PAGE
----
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Understanding NULL


Understanding NULL

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muzahm
muzahm
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Comments posted to this topic are about the item Understanding NULL
Tao Klerks
Tao Klerks
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A slightly easier way to explain might be the fully-written-out equivalents of the IN clauses.

I've taken the liberty of "paraphrasing" T-SQL Syntax a little here, as there is no way of representing boolean values (the results of boolean operations) in T-SQL (or any SQL?) that I know of.


IF(NULL IN (34, 35, NULL))PRINT 'TRUE' =>
IF(NULL = 34 OR NULL = 35 OR NULL = NULL) PRINT 'TRUE' =>
IF(UNKNOWN OR UNKNOWN OR UNKNOWN) PRINT 'TRUE' =>
IF(UNKNOWN) PRINT 'TRUE'


and


IF(34 NOT IN (35, 36, NULL))PRINT 'FALSE' =>
IF(NOT (34 = 35 OR 34 = 36 OR 34 = NULL)) PRINT 'FALSE' =>
IF(NOT (FALSE OR FALSE OR UNKNOWN)) PRINT 'FALSE' =>
IF(NOT (UNKNOWN)) PRINT 'FALSE'



Because we all know(? Smile ) that "False OR UNKNOWN" evaluates to UNKNOWN, whereas "True OR UNKNOWN" evaluates to True...

There's some great articles on SQLServerCentral.com about Nulls, eg: http://www.sqlservercentral.com/articles/Advanced+Querying/2829/


Now if you REALLY want to have some fun, turn off the ANSI_NULLS option:
SET ANSI_NULLS OFF



All of a sudden three-valued logic becomes two-valued, and you have the equivalent of:


IF(NULL IN (34, 35, NULL))PRINT 'TRUE' =>
IF(NULL = 34 OR NULL = 35 OR NULL = NULL) PRINT 'TRUE' =>
IF(FALSE OR FALSE OR TRUE) PRINT 'TRUE' =>
IF(TRUE) PRINT 'TRUE'


and


IF(34 NOT IN (35, 36, NULL))PRINT 'FALSE' =>
IF(NOT (34 = 35 OR 34 = 36 OR 34 = NULL)) PRINT 'FALSE' =>
IF(NOT (FALSE OR FALSE OR FALSE)) PRINT 'FALSE' =>
IF(NOT (FALSE)) PRINT 'FALSE'



And now everything prints as you might have expected if you came to SQL Server before 2000, which is when ANSI_NULLS became default...

(and incidentally, that's a small issue in the question, which assumed that ANSI_NULLS was off - a reasonable assumption in most environments, but still a rich source of horrible confusion when it is not)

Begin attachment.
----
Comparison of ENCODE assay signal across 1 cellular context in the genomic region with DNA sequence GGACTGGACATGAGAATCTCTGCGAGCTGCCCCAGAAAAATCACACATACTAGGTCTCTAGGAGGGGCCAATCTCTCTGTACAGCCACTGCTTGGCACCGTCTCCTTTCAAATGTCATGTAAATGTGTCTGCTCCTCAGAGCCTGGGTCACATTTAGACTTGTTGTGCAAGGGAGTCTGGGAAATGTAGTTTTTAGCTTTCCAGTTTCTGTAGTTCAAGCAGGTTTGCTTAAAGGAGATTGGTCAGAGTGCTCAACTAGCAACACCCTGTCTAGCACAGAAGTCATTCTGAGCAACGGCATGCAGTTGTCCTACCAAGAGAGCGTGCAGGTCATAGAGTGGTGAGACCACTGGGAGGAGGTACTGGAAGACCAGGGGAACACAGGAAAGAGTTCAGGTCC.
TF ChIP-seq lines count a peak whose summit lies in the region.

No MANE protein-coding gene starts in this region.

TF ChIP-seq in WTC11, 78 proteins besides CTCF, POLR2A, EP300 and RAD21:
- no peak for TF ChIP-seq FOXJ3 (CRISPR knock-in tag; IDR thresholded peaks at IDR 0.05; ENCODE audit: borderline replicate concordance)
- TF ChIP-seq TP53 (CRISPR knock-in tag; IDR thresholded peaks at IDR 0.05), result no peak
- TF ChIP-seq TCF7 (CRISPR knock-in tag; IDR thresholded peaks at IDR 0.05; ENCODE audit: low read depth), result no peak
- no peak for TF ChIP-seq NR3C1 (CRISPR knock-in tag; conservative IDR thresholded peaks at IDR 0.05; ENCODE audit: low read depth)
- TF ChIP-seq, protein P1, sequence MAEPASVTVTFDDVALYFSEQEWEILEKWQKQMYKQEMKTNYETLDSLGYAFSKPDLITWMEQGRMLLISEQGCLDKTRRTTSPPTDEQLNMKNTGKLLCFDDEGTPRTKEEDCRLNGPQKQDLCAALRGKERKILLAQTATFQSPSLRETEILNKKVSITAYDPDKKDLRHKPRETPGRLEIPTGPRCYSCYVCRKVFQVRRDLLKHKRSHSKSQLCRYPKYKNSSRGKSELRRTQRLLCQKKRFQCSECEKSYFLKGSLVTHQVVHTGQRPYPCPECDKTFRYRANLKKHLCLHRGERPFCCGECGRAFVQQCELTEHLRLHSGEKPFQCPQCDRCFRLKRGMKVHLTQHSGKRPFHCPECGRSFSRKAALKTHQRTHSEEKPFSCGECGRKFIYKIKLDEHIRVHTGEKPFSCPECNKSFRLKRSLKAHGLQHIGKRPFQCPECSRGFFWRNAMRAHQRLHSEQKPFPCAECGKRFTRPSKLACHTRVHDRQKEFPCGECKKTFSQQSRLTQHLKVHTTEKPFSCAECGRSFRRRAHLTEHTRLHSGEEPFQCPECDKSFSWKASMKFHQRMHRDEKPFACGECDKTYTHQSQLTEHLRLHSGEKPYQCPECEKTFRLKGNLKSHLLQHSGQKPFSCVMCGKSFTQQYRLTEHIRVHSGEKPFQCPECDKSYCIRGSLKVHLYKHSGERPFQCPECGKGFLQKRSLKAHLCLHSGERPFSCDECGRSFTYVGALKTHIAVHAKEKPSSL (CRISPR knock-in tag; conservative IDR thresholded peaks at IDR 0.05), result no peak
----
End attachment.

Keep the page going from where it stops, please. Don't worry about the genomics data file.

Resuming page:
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archie flockhart
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Good question, and good comment to explain the result and the fact that it depends on ANSI_NULLS setting.

It got me thinking about the other IN / NOT IN syntax as well:

Suppose I want a list of all the employees in NORTHWIND database who have other people reporting to them. I coud do it like this:

select * from employees where employeeid  IN (select reportsto from employees) 



and I get 2 records: employee 2 and employee 5.


Suppose I want a list of all the employees in NORTHWIND database who DON'T have anyone reporting to them. If I try it using the apparently equivalent code ...

select * from employees where employeeid NOT IN (select reportsto from employees) 



... I get no records returned.

The reason is that there is one employee with a NULL entry in "reportsto", which makes the NOT IN comparison translate to (employeeid <>2 AND employeeid <>5 AND employeeid <> NULL)

And as mentioned above, TRUE AND TRUE AND UNKNOWN equals UNKNOWN.

To make it work I need to remove the NULLS:

select * from employees where employeeid NOT IN (select reportsto from employees where reportsto is not null) 





Now I just need to check my actual code to make sure I haven't fallen for this one in real life.
Tao Klerks
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Hmm, nice one, I've never seen that issue described.

That provides another reason why the following syntax is (in my opinion) preferable:


select *
from employees
left join employees as subordinates on employees.employeeid = subordinates.reportsto
where subordinates.employeeid Is Null



The main other reason I know of is performance on complex queries, where the query optimizer may sometimes evaluate the subquery (potentially passing a lot of data to the outer query) instead of doing an efficient join (I don't know the exact circumstances governing this, but I have definitely seen it happen)

Unfortunately the above syntax/approach has the disadvantage that it is less intuitive to many people Sad

I make it a rule that subqueries (but not derived tables) are to be avoided at all costs; does anyone have a more flexible rule of thumb that can allow the use of subqueries without risk of perfromance or logic issues?

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Marius Els
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This question got me!

Well done muzahm

The set ansi-nulls off could off course be debated, but still, good question.

The first if I had no problem with, but the second one got me...

I learned a lot about nulls through Tao's explanation and examples. Thanks, clear, precise and to the point.

The matter on nulls can so easily lead to queries not returning expected results and if you are unaware of the implications don't even realize your query is not returning what you expect and the "bug" is left in the code.....